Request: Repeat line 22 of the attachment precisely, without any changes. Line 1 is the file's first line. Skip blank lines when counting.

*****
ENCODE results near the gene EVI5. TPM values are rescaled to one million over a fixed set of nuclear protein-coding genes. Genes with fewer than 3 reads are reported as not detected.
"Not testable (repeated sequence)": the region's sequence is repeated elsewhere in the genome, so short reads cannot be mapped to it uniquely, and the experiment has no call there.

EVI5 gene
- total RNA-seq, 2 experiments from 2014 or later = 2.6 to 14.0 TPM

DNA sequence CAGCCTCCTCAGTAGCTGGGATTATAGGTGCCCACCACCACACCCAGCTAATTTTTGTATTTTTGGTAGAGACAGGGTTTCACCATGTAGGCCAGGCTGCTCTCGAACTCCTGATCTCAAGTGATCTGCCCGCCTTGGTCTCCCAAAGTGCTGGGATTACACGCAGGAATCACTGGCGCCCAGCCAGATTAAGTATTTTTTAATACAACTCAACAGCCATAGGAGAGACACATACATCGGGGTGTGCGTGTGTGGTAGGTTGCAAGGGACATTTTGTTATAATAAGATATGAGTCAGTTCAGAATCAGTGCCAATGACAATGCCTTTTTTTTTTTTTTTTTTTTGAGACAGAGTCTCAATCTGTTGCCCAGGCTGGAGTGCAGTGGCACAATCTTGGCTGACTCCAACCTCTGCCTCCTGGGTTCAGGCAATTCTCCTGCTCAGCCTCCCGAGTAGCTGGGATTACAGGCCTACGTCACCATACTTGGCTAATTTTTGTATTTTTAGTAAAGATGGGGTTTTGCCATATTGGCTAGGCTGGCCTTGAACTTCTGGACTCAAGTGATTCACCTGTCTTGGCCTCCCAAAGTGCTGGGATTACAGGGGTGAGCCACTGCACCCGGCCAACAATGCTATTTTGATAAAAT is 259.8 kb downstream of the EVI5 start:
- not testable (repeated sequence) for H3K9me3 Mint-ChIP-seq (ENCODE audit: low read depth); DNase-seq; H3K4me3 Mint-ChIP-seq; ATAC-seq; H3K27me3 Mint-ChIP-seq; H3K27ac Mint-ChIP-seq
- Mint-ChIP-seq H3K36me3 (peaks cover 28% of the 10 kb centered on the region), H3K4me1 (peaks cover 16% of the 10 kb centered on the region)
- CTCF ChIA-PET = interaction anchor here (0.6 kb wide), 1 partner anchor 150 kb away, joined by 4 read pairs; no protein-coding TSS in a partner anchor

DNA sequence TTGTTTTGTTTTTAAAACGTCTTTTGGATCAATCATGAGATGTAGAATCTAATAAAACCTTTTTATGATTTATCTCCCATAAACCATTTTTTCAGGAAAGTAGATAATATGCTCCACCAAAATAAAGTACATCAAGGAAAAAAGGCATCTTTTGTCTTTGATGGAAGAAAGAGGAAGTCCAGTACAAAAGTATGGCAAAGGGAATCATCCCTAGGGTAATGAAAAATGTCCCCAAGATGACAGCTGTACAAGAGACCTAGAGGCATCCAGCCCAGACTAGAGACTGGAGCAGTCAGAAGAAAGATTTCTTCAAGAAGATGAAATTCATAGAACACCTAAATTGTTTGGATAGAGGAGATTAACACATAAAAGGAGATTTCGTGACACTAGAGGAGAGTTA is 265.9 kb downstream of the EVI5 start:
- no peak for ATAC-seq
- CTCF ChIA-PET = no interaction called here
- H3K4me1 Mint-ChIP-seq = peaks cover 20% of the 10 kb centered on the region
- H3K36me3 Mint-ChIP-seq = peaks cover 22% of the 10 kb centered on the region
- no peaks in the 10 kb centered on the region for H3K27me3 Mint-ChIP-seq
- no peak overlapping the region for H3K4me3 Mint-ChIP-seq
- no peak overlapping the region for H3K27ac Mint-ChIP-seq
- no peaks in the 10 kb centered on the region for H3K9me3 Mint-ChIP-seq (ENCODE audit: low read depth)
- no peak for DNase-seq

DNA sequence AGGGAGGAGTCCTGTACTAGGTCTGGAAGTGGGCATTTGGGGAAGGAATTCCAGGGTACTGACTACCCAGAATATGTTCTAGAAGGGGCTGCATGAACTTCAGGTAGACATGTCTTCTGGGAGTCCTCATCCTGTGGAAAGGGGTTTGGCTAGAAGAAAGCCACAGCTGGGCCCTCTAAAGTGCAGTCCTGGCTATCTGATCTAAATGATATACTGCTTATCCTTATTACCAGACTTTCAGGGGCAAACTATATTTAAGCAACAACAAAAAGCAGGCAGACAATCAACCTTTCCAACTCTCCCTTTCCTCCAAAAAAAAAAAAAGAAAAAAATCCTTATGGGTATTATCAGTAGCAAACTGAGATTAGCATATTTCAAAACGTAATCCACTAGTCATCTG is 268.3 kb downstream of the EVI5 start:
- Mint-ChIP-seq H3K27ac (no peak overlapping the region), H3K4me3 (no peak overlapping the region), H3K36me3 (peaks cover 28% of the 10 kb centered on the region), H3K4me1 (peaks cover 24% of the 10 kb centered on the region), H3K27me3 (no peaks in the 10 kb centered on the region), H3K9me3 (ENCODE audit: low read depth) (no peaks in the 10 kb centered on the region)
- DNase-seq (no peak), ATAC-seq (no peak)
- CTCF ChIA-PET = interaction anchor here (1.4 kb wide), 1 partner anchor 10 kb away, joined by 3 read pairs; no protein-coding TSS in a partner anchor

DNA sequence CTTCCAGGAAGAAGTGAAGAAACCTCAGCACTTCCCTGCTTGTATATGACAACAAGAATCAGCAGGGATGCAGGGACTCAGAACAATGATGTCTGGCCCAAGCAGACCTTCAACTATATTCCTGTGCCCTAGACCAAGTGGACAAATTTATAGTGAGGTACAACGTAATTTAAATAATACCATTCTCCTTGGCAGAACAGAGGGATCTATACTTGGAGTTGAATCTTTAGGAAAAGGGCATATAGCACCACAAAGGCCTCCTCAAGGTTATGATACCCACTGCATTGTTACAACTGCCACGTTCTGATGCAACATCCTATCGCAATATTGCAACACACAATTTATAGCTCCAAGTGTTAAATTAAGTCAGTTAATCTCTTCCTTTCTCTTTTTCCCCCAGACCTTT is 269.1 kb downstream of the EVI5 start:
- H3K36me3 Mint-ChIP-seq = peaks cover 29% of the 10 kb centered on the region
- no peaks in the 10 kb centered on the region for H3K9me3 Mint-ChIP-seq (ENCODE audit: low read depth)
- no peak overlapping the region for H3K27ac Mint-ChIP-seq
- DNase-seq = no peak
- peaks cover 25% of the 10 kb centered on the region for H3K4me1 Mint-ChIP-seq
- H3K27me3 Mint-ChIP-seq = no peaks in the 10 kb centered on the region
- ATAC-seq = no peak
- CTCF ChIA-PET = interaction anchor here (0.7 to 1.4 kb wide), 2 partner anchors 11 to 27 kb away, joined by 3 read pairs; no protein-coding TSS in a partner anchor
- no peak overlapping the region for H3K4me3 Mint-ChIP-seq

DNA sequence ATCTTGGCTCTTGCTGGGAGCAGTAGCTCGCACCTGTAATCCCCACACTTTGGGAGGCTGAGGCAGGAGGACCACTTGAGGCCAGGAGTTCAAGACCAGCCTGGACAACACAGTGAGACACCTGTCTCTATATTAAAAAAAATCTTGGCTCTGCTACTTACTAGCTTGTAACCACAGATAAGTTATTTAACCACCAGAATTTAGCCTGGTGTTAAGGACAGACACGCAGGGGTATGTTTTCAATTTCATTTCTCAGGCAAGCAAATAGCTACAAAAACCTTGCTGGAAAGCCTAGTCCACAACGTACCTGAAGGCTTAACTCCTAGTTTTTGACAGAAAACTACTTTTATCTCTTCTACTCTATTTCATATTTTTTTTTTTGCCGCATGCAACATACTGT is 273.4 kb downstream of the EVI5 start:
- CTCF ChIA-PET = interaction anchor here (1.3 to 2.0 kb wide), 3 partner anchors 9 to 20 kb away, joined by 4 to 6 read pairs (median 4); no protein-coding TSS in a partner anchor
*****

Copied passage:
- CTCF ChIA-PET = interaction anchor here (1.4 kb wide), 1 partner anchor 10 kb away, joined by 3 read pairs; no protein-coding TSS in a partner anchor